Automation is one of the most hotly contested topics in social media. Bring it up online and you’re sure to find yourself amidst a passionate debate.
In fact, that happened yesterday when I shared an article on Twitter about a Chrome extension that allows you to schedule updates on Google Plus. I thought that was pretty nifty.
But, some people will tell you that all forms of scheduling and automation for social media is wrong. That it removes the “social” aspect of the platform. Or, that it turns you into a robot.
Scheduling or automating social media is not inherently wrong. It can help you be more efficient on social networks, which is especially important for small businesses short on time.
For instance, I do all of my reading either early in the morning or late at night. Instead of sending updates all at once at those odd hours, I use tools like Buffer, Timely and Hootsuite to schedule updates at optimal times throughout the day.
That works well for me.
But, the problem is that it’s so easy (and common) for businesses to screw this up. If you’re not careful, automation and scheduling can be a disaster.
Automation isn’t the only thing to ruin engagement
Let me be clear. There are plenty of businesses that have set their social profiles on complete autopilot, and as a result, lack responsiveness and engagement.
But, there are also businesses that fail in the engagement department even WITHOUT scheduling or automation.
If your business never takes the time to respond to questions or invite a dialogue — whether you use automation or not — your company may not be suited for social media. After all, the point is to engage with your customers, prospects and peers. But all too often, company culture gets in the way of that.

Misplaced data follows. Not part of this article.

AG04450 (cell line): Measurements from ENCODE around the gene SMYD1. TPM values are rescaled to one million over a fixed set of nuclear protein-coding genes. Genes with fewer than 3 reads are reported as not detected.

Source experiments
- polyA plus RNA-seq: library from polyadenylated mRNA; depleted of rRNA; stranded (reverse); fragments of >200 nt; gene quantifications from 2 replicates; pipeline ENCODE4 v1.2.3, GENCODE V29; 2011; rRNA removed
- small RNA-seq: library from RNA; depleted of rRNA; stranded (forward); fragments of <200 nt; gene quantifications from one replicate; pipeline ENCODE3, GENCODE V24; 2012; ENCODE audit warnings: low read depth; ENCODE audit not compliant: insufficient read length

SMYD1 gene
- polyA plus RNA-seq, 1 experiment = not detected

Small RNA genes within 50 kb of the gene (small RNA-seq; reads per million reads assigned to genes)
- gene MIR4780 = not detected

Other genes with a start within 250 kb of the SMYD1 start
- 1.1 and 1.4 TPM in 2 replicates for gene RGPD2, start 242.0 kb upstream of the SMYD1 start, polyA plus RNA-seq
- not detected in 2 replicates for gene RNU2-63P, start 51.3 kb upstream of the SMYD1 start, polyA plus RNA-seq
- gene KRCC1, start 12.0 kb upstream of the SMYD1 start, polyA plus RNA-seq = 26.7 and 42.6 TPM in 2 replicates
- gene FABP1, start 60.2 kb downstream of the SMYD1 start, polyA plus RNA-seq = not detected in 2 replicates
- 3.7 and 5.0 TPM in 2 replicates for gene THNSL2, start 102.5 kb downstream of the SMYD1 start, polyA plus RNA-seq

Automating Done Right
Whether you decide to schedule posts on social networks or use tools to automatically follow people on Twitter, there are some things you should keep in mind to approach automation the right way:
- Pay attention to timing. If you do schedule your posts, keep it during hours when someone is able to respond. Even if you’re not on social channels all day long, it helps to be available should something arise that needs your attention.
- Continue to engage. A “set-it-and-forget-it” solution becomes little more than an RSS feed. If you’re going to schedule or automate updates, make sue you still take the time to engage with your audience. After all, if you never respond or talk to people on the social web, why would someone tune in?
- Don’t oversell. Whether you’re scheduling updates or automating tweets, make sure you’re not just sharing your own content. No one likes non-stop promotion.
- Watch out for spam. If you decide to use a tool to auto follow people on Twitter, be mindful that you may end up following a bunch of bots and unsavory characters. Before you go this route, think about which is more important — your time or who you choose to follow.
- Be picky. Tools like Triberr and Twitterfeed allow you to automatically share posts from designated blogs. Even if there are sites you share regularly, chances are you won’t always agree with everything they write. That’s something to keep in mind before you go down this path.
The Bottom Line
Not all scheduling and automation is bad. There are definitely some practical applications for many of these tools if used properly.
The bottom line is that you need to look at your social media strategy and determine the approach that’s right for YOUR business, not someone else’s.
It’s Your Turn
I’d love to know what you think. Let’s create a healthy discussion about the pros and cons of using scheduling or automation for social media.
Do you automate or schedule any of your social media activities? Why or why not? Do you think this approach helps or hurts a business?
Image credit: randychiu